Skid Road was an installation that focused on innovative individuals and organizations in Seattle’s historic Pioneer Square neighborhood working to eradicate poverty and homelessness in the Puget Sound region.
It’s rare that activists, government officials, artists and historians convene in the same room — much less around the subject of homelessness…By gathering and highlighting this work, we hope to frame a conversation around an issue in the Pioneer Square community that has been a challenge for a very long time.
Most mornings, particularly if it was raining, there was someone sleeping in the doorway of [storefront]. As depicted in the paintings by 1920s artist Ronald Debs Ginther and contemporary portrait painter Mary Larson, the challenges of poverty, lack of employment and homelessness have existed in Pioneer Square for more than a century. Skid Road was a month-long installation with exhibits, programs and events that highlighted some of the individuals and organizations working to ease these daily hardships while aiming to eradicate poverty and homelessness in the Puget Sound region.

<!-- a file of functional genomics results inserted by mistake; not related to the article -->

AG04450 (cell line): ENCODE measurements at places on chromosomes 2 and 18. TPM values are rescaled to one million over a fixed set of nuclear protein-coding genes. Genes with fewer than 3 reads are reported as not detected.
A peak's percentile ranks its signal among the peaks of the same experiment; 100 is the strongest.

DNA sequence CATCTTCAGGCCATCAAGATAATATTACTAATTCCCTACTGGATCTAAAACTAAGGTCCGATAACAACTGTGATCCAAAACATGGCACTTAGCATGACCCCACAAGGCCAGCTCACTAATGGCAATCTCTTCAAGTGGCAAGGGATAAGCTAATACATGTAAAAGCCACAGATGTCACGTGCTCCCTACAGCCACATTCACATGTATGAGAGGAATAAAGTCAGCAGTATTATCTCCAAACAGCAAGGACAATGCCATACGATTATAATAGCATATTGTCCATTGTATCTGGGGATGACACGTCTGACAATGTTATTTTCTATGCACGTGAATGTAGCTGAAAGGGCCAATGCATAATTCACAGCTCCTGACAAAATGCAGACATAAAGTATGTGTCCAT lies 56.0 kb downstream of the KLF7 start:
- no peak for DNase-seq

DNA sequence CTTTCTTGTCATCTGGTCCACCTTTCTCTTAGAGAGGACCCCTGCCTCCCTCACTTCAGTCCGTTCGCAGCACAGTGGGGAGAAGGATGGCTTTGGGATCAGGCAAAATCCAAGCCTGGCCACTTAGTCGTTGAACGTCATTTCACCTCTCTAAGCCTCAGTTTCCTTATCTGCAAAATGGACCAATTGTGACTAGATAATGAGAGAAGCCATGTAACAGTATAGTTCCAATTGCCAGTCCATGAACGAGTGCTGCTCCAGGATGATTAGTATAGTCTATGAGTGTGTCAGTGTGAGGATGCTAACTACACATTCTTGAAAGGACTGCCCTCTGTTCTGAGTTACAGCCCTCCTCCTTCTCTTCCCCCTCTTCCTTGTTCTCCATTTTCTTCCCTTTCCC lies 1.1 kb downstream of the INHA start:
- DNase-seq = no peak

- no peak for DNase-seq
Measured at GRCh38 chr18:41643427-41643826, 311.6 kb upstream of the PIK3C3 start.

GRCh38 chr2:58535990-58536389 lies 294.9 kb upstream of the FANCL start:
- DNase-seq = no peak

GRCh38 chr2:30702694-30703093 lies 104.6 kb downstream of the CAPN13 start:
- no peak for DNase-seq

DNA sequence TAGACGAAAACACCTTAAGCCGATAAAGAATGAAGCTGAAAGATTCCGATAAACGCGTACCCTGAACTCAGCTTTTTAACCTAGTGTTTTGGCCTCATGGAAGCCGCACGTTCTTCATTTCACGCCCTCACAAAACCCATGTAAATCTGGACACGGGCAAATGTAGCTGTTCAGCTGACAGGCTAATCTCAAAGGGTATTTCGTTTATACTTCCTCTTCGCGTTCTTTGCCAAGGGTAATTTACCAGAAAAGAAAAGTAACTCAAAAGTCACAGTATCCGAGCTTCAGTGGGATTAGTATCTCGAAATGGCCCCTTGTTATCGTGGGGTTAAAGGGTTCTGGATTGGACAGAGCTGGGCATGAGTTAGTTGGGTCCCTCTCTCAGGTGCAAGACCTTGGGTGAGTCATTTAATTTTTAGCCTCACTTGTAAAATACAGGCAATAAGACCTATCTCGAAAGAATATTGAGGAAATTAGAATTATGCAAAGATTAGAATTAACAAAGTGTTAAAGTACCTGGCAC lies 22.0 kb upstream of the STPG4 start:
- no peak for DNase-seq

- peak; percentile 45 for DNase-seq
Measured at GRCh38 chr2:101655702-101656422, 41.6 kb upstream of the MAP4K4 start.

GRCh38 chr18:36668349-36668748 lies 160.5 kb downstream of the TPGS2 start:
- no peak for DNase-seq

Skid Road unfolded through a mix of interpretive graphics, original artwork and multimedia presentations, beginning with a window installation that visually appealed to passersby. Inside, large interpretive graphics profiled nine organizations working to provide direct services for, and justice to, the region’s homeless population.
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